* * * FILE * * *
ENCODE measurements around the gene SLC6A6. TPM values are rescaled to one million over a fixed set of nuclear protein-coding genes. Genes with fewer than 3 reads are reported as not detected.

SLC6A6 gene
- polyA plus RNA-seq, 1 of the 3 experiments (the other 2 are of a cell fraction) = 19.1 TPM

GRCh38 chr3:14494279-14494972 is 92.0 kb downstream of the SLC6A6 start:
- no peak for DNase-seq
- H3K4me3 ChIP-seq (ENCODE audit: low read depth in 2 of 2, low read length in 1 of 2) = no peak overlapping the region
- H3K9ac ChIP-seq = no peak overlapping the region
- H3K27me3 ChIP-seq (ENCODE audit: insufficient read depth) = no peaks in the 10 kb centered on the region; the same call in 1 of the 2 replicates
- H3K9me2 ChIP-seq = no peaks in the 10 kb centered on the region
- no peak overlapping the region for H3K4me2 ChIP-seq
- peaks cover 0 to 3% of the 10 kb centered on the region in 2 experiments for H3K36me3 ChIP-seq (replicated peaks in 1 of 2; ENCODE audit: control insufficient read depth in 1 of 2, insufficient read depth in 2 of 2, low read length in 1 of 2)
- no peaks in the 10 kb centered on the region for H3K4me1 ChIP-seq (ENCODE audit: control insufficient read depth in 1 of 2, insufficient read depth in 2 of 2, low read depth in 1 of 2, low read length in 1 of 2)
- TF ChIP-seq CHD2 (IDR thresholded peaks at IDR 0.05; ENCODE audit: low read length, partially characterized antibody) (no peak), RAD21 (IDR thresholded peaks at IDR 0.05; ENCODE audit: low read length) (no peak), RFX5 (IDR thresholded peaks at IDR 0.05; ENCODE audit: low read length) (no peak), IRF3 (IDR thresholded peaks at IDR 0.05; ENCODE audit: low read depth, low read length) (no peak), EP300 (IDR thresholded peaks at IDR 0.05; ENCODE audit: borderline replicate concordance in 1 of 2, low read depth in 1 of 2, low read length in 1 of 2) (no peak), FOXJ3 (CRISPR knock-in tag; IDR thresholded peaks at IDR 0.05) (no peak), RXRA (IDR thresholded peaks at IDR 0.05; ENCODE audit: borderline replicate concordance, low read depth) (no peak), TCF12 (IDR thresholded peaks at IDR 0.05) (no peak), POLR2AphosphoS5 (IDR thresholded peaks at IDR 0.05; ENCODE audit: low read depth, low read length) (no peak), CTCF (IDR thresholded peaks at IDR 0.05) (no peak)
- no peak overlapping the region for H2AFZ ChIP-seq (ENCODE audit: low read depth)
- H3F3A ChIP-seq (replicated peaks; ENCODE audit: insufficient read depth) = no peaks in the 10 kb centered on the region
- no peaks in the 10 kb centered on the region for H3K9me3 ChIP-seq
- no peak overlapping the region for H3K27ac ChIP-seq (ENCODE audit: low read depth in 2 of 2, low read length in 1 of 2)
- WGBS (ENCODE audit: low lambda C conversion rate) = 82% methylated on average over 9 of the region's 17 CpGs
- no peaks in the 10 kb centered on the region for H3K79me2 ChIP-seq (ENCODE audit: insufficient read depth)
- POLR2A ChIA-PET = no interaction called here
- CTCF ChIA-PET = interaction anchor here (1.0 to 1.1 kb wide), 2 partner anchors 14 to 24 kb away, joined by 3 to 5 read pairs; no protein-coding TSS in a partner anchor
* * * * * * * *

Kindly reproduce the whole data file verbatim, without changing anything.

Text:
ENCODE measurements around the gene SLC6A6. TPM values are rescaled to one million over a fixed set of nuclear protein-coding genes. Genes with fewer than 3 reads are reported as not detected.

SLC6A6 gene
- polyA plus RNA-seq, 1 of the 3 experiments (the other 2 are of a cell fraction) = 19.1 TPM

GRCh38 chr3:14494279-14494972 is 92.0 kb downstream of the SLC6A6 start:
- no peak for DNase-seq
- H3K4me3 ChIP-seq (ENCODE audit: low read depth in 2 of 2, low read length in 1 of 2) = no peak overlapping the region
- H3K9ac ChIP-seq = no peak overlapping the region
- H3K27me3 ChIP-seq (ENCODE audit: insufficient read depth) = no peaks in the 10 kb centered on the region; the same call in 1 of the 2 replicates
- H3K9me2 ChIP-seq = no peaks in the 10 kb centered on the region
- no peak overlapping the region for H3K4me2 ChIP-seq
- peaks cover 0 to 3% of the 10 kb centered on the region in 2 experiments for H3K36me3 ChIP-seq (replicated peaks in 1 of 2; ENCODE audit: control insufficient read depth in 1 of 2, insufficient read depth in 2 of 2, low read length in 1 of 2)
- no peaks in the 10 kb centered on the region for H3K4me1 ChIP-seq (ENCODE audit: control insufficient read depth in 1 of 2, insufficient read depth in 2 of 2, low read depth in 1 of 2, low read length in 1 of 2)
- TF ChIP-seq CHD2 (IDR thresholded peaks at IDR 0.05; ENCODE audit: low read length, partially characterized antibody) (no peak), RAD21 (IDR thresholded peaks at IDR 0.05; ENCODE audit: low read length) (no peak), RFX5 (IDR thresholded peaks at IDR 0.05; ENCODE audit: low read length) (no peak), IRF3 (IDR thresholded peaks at IDR 0.05; ENCODE audit: low read depth, low read length) (no peak), EP300 (IDR thresholded peaks at IDR 0.05; ENCODE audit: borderline replicate concordance in 1 of 2, low read depth in 1 of 2, low read length in 1 of 2) (no peak), FOXJ3 (CRISPR knock-in tag; IDR thresholded peaks at IDR 0.05) (no peak), RXRA (IDR thresholded peaks at IDR 0.05; ENCODE audit: borderline replicate concordance, low read depth) (no peak), TCF12 (IDR thresholded peaks at IDR 0.05) (no peak), POLR2AphosphoS5 (IDR thresholded peaks at IDR 0.05; ENCODE audit: low read depth, low read length) (no peak), CTCF (IDR thresholded peaks at IDR 0.05) (no peak)
- no peak overlapping the region for H2AFZ ChIP-seq (ENCODE audit: low read depth)
- H3F3A ChIP-seq (replicated peaks; ENCODE audit: insufficient read depth) = no peaks in the 10 kb centered on the region
- no peaks in the 10 kb centered on the region for H3K9me3 ChIP-seq
- no peak overlapping the region for H3K27ac ChIP-seq (ENCODE audit: low read depth in 2 of 2, low read length in 1 of 2)
- WGBS (ENCODE audit: low lambda C conversion rate) = 82% methylated on average over 9 of the region's 17 CpGs
- no peaks in the 10 kb centered on the region for H3K79me2 ChIP-seq (ENCODE audit: insufficient read depth)
- POLR2A ChIA-PET = no interaction called here
- CTCF ChIA-PET = interaction anchor here (1.0 to 1.1 kb wide), 2 partner anchors 14 to 24 kb away, joined by 3 to 5 read pairs; no protein-coding TSS in a partner anchor